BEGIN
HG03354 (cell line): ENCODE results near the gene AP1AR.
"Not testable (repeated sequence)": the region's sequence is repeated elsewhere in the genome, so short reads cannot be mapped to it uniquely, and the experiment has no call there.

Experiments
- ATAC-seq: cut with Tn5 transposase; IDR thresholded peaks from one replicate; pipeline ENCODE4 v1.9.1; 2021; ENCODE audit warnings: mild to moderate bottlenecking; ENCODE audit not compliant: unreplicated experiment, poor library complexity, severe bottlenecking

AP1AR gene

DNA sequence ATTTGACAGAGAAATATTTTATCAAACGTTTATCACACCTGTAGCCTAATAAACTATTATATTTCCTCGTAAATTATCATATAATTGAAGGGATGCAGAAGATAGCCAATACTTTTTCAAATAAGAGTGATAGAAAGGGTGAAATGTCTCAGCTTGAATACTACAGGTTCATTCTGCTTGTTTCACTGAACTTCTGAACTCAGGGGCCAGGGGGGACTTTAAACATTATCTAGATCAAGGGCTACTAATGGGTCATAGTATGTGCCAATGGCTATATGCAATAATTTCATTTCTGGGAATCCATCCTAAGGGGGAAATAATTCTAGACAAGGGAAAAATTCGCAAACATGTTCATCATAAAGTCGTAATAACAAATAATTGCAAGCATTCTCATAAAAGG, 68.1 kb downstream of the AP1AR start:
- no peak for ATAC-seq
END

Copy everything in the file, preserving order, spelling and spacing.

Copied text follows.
HG03354 (cell line): ENCODE results near the gene AP1AR.
"Not testable (repeated sequence)": the region's sequence is repeated elsewhere in the genome, so short reads cannot be mapped to it uniquely, and the experiment has no call there.

Experiments
- ATAC-seq: cut with Tn5 transposase; IDR thresholded peaks from one replicate; pipeline ENCODE4 v1.9.1; 2021; ENCODE audit warnings: mild to moderate bottlenecking; ENCODE audit not compliant: unreplicated experiment, poor library complexity, severe bottlenecking

AP1AR gene

DNA sequence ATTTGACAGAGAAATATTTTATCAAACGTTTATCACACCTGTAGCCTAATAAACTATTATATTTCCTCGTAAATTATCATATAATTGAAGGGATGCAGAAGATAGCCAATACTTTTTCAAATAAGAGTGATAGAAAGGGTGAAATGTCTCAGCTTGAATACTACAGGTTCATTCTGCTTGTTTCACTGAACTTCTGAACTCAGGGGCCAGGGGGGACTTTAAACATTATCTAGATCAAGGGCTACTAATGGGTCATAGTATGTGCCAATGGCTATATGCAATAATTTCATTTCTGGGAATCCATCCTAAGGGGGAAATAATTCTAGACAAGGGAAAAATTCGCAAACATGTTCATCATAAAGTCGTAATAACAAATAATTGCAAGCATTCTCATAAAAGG, 68.1 kb downstream of the AP1AR start:
- no peak for ATAC-seq